According to Idaho National Engineering and Environmental Laboratory (INEEL), the United States would rank fourth in the ranking of countries with unexploited hydroelectric resources. As part of a project funded by the Department of Energy, INEEL scientists have drawn up a map of all these resources in the United States. The goal is to favor, instead of large dams often harmful to the environment, the installation of small generators of less than a megawatt on smaller rivers. If we exclude rivers crossing protected natural areas, close to 170 000 megawatts could be produced, twice as much as at present. In fact, the main obstacle to the development of hydropower remains its cost. It takes about fifty years to make an investment in this area profitable, a disadvantage that only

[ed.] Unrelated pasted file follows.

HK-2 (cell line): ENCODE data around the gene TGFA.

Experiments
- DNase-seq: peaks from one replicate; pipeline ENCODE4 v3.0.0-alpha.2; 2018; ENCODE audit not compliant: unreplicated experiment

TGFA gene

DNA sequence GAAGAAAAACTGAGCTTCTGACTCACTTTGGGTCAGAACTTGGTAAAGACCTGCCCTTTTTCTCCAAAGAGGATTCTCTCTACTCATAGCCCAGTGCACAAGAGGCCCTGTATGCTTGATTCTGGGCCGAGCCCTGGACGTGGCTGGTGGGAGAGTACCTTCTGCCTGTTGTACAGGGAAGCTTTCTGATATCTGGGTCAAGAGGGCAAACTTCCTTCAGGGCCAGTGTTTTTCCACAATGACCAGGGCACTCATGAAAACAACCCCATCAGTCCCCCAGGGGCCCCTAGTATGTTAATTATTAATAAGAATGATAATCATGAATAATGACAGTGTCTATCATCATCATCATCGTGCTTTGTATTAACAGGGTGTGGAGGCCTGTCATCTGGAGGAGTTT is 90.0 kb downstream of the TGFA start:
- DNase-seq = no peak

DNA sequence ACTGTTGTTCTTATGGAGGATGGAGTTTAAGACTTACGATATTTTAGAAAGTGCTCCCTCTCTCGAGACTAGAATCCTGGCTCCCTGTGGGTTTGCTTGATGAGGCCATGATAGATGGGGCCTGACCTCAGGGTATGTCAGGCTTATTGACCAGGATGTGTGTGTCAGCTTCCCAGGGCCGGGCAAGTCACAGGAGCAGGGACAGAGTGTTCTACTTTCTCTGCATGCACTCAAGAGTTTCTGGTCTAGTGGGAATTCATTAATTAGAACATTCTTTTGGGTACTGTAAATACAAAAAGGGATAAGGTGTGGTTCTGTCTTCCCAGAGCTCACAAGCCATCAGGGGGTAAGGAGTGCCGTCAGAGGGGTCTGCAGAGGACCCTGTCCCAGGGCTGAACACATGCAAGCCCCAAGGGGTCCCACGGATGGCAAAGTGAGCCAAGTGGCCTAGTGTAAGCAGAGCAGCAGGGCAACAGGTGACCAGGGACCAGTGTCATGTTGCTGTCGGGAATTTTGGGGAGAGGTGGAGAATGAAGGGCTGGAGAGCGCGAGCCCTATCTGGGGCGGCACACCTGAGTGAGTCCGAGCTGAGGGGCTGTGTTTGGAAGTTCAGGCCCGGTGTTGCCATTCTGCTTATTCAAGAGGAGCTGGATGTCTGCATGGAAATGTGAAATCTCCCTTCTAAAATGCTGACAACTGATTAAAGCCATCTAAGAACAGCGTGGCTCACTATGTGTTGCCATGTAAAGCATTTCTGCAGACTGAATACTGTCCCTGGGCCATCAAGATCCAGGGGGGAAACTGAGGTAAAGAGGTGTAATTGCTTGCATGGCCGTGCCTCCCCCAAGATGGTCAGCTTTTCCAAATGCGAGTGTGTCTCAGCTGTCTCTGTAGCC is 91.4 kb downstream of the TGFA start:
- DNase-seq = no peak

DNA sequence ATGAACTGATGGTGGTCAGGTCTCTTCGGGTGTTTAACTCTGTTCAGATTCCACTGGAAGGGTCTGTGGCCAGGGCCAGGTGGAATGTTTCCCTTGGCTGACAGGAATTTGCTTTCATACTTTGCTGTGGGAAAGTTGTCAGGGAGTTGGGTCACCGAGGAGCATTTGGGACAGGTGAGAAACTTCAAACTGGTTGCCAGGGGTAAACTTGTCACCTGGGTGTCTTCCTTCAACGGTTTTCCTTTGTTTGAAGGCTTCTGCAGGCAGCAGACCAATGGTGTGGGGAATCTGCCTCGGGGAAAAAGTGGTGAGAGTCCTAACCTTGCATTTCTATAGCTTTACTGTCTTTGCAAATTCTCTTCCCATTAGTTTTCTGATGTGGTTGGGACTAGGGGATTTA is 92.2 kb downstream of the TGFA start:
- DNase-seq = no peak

Tax incentives can compensate. In the 1980 years, the implementation of a policy of this type had allowed to boost the installation of microcentrales but the end of the system in the early 1990 stopped this boom. Today, 7% of the energy needs of the United States are provided by hydropower, of which 85% comes from dams.
BG 18 / 10 / 04 (Scientist Envisions small-scale hydropower)